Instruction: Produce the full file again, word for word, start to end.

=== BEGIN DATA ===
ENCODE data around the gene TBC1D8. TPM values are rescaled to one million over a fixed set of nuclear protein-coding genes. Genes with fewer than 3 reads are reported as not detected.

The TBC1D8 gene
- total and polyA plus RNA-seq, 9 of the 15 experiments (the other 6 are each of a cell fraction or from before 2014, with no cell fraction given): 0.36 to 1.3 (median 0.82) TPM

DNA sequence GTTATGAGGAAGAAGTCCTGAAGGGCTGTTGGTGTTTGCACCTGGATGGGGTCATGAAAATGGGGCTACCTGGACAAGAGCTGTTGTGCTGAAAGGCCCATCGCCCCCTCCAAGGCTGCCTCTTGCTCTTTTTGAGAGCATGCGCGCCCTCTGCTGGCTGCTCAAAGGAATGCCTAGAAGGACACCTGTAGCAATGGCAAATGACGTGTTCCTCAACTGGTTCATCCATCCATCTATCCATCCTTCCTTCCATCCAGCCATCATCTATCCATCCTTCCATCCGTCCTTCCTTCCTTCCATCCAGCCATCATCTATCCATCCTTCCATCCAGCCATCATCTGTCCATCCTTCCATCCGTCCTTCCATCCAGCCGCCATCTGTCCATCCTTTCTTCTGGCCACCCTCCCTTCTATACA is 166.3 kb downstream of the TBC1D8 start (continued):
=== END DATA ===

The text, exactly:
ENCODE data around the gene TBC1D8. TPM values are rescaled to one million over a fixed set of nuclear protein-coding genes. Genes with fewer than 3 reads are reported as not detected.

The TBC1D8 gene
- total and polyA plus RNA-seq, 9 of the 15 experiments (the other 6 are each of a cell fraction or from before 2014, with no cell fraction given): 0.36 to 1.3 (median 0.82) TPM

DNA sequence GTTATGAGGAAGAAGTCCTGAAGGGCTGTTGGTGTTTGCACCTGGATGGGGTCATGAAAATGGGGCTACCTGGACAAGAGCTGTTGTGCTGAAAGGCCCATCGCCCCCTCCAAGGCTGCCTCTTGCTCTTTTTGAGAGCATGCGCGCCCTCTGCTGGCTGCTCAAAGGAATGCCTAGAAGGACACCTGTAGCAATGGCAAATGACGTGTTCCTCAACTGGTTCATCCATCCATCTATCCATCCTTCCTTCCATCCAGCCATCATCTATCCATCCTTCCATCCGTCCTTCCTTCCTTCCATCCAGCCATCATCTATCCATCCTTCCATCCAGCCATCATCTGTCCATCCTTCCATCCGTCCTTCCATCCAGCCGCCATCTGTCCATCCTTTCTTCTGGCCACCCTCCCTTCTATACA is 166.3 kb downstream of the TBC1D8 start (continued):